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Indeed, but it can also block legal traffic.

Regards,
--
*Art



Re: Is complete home security possible?
On Sat, 05 Feb 2005 19:44:34 -0500, Arthur Hagen wrote:

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No, outside client tries to connect from port XYZ to your port 1433 and if
you forward it inbound then it works just fine.

Inside client tries to connect to outside service listening on their
(remote) port 1433 and is blocked - this means that your local computers
can not connect to the MS SQL port listener service at the REMOTE
COMPUTERS site.

If the remote computer is using 1433/1434 for something listening other
than SQL Server (which should not be directly exposed to the internet
anyway) then you need to get a better service.

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The only thing that should be listening on 1433 is SQL Server, unless your
running some non-standard application. Check the Port lists, 1433 is for
MS SQL server.

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Nope, it does not block outbound normal traffic, except to REPORT
DESTINATION PORTS that are already defined as used by services that should
not be exposed to the internet.


--
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Re: Is complete home security possible?
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That's a very different situation from what I described.

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Indeed, and that's a very different situation from what I described.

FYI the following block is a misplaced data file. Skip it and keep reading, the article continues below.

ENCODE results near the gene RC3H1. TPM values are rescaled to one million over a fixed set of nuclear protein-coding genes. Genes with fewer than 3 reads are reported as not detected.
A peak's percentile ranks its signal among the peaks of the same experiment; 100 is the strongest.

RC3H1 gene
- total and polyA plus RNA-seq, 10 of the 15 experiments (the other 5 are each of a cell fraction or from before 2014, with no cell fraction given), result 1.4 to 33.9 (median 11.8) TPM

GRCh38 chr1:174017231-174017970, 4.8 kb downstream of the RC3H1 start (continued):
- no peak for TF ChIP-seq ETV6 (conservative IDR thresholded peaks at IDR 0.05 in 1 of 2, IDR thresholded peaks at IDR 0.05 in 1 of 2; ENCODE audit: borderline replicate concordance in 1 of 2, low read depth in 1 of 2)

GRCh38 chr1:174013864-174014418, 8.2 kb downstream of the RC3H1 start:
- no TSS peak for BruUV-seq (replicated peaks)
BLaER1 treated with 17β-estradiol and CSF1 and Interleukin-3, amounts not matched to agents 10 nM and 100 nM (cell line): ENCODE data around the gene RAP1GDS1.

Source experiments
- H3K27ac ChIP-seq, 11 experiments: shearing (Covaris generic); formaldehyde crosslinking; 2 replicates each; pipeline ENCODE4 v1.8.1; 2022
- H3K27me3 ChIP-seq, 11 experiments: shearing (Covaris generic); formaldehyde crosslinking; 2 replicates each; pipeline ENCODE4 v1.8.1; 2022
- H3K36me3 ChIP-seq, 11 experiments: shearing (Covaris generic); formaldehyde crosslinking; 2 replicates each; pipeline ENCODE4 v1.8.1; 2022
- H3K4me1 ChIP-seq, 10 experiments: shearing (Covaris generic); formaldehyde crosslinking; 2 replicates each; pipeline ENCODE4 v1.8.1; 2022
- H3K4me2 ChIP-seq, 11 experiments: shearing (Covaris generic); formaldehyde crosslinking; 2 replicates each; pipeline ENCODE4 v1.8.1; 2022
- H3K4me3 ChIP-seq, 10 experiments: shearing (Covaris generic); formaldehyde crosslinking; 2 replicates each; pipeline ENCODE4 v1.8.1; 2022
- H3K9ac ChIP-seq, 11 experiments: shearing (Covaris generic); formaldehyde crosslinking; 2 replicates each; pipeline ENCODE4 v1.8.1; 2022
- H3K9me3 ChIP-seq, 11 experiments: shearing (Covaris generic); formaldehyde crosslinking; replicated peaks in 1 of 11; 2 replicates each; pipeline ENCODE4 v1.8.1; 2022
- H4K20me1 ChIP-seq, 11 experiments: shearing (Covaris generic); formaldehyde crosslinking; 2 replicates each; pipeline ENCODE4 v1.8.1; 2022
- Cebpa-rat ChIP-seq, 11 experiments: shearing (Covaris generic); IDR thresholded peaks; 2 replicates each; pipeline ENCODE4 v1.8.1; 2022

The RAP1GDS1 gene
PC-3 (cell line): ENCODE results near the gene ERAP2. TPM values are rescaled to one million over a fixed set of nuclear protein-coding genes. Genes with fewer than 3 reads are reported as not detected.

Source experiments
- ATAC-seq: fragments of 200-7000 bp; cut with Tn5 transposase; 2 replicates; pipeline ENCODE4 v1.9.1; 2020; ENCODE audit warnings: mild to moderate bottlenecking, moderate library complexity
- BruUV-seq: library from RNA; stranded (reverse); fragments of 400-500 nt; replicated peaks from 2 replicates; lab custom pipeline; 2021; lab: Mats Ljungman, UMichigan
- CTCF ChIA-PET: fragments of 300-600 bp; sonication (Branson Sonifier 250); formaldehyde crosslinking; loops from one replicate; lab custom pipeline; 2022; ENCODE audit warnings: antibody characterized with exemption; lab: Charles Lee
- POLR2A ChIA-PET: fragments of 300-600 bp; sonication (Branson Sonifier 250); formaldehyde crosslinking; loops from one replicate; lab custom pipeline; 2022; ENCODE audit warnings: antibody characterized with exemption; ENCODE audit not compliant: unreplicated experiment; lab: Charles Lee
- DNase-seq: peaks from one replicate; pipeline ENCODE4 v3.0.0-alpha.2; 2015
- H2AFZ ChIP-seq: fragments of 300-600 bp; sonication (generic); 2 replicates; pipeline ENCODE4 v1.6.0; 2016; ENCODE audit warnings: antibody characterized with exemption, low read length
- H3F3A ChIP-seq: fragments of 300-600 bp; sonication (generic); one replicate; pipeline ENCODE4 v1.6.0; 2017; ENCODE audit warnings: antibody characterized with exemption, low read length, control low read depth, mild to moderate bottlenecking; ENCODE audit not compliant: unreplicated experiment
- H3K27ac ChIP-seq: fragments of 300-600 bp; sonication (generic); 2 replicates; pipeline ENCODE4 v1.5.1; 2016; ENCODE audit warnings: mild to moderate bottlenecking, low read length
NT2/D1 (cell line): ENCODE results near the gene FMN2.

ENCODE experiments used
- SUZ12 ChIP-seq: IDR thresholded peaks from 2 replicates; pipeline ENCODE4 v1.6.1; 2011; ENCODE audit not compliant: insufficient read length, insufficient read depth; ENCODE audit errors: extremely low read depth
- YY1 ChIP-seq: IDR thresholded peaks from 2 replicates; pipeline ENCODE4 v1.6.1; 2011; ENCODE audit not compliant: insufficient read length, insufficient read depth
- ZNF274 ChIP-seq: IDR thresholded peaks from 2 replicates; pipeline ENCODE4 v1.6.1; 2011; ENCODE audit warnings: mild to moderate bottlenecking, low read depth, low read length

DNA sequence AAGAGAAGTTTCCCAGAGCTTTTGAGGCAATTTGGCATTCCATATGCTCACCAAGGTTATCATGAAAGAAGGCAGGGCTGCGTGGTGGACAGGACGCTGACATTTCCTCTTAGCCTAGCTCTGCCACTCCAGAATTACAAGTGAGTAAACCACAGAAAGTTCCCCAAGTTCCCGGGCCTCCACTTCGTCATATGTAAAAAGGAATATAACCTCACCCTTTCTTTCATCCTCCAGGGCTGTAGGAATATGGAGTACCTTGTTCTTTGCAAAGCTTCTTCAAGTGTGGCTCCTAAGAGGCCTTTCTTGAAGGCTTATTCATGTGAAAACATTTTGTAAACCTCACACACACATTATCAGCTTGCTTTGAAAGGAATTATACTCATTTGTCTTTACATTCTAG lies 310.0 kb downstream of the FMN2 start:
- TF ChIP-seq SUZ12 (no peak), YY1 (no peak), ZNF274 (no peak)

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I think we've had this discussion before.  Say you run a web server on the
*inside*.  The remote client sends off a bunch of requests to your web
server, as follows (keep in mind that the client is remote and the server
local):

Client port 1430 -> server port 80 OK
Server port 80 -> client port 1430 OK
Client port 1431 -> server port 80 OK
Server port 80 -> client port 1431 OK
Client port 1432 -> server port 80 OK
Server port 80 -> client port 1432 OK
Client port 1433 -> server port 80 OK
Server port 80 -> client port 1433 BZZT - DROPPED
Client port 1434 -> server port 80 OK
Server port 80 -> client port 1434 BZZT - DROPPED

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You're thinking of the port as a *listening* port, but it can just as well
be used as a high port for outgoing traffic, in which case it's used for
*return* traffic.  And cheap NAT devices can't block the port while still
allowing it used for outgoing return traffic.

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It blocks outbound *return* traffic.  Since Windows uses incremental high
range ports to connect to remote services, ports 1433 and 1434 usually
*will* get used pretty quickly as the source ports.  That it's two ports in
a row makes it especially bad, since Windows increments by 1.

Regards,
--
*Art



Re: Is complete home security possible?
Arthur Hagen wrote:

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No. You can buy a 5 pack. I see them at fry's all the time ($ 249.00 US).


Re: Is complete home security possible?
On Sat, 05 Feb 2005 16:32:42 -0600, optikl wrote:

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The nice thing about the Corp Edition is that it doesn't expire every year
like Norton AV does. I still have clients running 7.6 that get updates
that I can't convenience to upgrade.

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Re: Is complete home security possible?
Leythos wrote:
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The later versions expire (9.x) - you need a new .slf to continue
getting updates.
E.



Re: Is complete home security possible?
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Yeah, but that's still a tad too pricey for a home user who only needs one